The Pre-Raphaelite Poets

The Pre-Raphaelite Poets

The Pre-Raphaelite Poets

The Pre-Raphaelite Poets

Synopsis

Many books have been written about the Pre-Raphaelite movement in painting, but its manisfestation in poetry has been relatively ignored. These exemplary essays offer lively judgments on the themes and relationships of Dante Gabriel Rossetti, Christina Rossetti, William Morris, and Algernon Charles Swinburne and provide fresh insights on their imagery and prosody. A portmanteau chapter evaluates the work of twelve other poets who were associated with the periphery of the movement.

Originally published in 1972.

Excerpt

The primary significance of the Pre-Raphaelite poets is that they stood at the epicenter of an upheaval that shattered literary placidity in the middle years of the nineteenth century. First of all, they served as the shock troops in the assault on bourgeois complacency. Carlyle, the unrepentant peasant, brandishing the weapons of romantic primitivism, had introduced from German the pejorative sense of the word "philistine," and had condemned every manifestation of middle-class prosperity, commercial vulgarity, materialistic greed. His earliest recruit was Ruskin, who transformed Carlyle's moral austerity into a cult of beauty; and later came Arnold to proclaim the need for disinterested detachment. To some degree, however, both Ruskin and Arnold were of philistine origins themselves, and their aestheticism was uncomfortably yoked with moralistic doctrines.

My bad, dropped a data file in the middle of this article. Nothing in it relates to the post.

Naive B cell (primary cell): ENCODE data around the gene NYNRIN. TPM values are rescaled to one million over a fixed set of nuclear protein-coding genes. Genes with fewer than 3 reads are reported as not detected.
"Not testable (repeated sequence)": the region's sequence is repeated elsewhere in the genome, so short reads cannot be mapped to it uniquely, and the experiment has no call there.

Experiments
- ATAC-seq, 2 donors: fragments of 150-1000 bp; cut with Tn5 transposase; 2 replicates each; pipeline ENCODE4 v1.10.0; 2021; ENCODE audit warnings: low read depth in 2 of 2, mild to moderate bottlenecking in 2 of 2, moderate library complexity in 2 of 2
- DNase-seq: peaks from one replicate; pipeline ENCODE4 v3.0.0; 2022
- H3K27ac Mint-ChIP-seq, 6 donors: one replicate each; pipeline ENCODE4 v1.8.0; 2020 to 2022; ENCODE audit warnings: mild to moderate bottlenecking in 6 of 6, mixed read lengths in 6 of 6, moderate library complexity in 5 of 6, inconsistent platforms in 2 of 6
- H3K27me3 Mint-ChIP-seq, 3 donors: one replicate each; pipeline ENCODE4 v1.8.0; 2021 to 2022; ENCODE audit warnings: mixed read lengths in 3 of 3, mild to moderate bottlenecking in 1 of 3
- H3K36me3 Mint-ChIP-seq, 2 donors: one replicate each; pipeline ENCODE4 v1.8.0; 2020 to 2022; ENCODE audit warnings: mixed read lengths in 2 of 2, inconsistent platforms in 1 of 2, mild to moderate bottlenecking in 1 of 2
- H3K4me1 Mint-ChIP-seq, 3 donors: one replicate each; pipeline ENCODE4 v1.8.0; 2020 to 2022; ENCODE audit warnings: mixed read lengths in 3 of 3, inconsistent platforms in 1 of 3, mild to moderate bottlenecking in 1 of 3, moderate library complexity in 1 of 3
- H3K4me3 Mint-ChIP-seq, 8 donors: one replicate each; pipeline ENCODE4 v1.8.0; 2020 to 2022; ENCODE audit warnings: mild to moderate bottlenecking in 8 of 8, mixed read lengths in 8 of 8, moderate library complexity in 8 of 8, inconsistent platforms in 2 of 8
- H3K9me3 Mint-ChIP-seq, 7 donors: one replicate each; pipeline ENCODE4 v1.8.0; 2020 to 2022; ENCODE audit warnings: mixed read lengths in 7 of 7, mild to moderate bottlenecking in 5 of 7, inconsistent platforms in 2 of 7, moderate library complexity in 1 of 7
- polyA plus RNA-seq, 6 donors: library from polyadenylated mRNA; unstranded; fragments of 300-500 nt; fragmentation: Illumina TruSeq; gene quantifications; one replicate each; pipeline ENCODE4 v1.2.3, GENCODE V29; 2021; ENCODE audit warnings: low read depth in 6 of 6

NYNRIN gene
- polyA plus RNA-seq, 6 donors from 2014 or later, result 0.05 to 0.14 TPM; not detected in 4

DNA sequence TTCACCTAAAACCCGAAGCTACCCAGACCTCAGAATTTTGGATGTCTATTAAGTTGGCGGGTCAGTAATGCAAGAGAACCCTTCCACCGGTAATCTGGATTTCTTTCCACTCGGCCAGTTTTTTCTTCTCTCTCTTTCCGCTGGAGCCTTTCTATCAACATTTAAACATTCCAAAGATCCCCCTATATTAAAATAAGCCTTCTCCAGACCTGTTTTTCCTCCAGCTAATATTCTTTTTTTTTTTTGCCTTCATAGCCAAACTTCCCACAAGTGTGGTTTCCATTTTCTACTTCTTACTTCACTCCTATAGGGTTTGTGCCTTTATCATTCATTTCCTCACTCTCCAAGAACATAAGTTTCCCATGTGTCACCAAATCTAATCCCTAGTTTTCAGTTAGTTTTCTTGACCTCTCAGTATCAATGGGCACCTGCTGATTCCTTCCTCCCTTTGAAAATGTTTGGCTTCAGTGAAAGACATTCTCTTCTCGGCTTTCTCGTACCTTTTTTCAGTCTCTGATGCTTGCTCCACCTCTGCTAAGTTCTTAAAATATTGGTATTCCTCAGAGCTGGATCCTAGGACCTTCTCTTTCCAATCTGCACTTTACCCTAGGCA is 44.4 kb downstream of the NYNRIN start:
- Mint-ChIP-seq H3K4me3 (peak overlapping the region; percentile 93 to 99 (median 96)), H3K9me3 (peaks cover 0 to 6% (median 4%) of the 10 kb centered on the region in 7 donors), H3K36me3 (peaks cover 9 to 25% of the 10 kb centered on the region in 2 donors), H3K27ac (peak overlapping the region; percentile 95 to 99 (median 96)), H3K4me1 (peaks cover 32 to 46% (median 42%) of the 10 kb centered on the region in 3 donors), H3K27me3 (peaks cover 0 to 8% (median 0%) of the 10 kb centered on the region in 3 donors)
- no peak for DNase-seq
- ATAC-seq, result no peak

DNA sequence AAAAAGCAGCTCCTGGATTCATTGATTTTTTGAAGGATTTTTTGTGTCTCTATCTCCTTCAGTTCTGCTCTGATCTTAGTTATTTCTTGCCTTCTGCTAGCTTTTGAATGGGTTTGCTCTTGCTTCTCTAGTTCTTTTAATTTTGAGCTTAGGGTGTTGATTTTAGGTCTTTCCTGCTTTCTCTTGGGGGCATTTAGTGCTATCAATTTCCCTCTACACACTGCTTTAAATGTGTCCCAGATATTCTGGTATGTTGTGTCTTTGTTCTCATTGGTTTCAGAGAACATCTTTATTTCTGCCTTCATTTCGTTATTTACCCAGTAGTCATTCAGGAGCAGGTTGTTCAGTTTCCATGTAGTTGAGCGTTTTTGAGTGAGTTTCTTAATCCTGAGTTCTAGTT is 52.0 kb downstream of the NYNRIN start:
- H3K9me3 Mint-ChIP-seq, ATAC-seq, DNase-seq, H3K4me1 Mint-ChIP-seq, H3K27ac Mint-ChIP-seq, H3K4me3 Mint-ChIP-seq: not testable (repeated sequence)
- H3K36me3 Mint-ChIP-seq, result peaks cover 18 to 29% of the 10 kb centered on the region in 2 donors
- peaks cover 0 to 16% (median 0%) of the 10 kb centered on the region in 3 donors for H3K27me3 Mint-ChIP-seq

The Pre-Raphaelites suffered from no such inhibitions. Rossetti, a dissolute foreigner; his sister Christina, a cloistered devotee in an era of rationalistic doubt; Morris, a fugitive from the middle class who dressed like a laborer and swore like a trooper; Swinburne, a renegade aristocrat proclaiming himself a republican and a pagan; Meredith, a sardonic intellectual gadfly—to all these the keenest pleasure in life was épater les bourgeois. When they pub-

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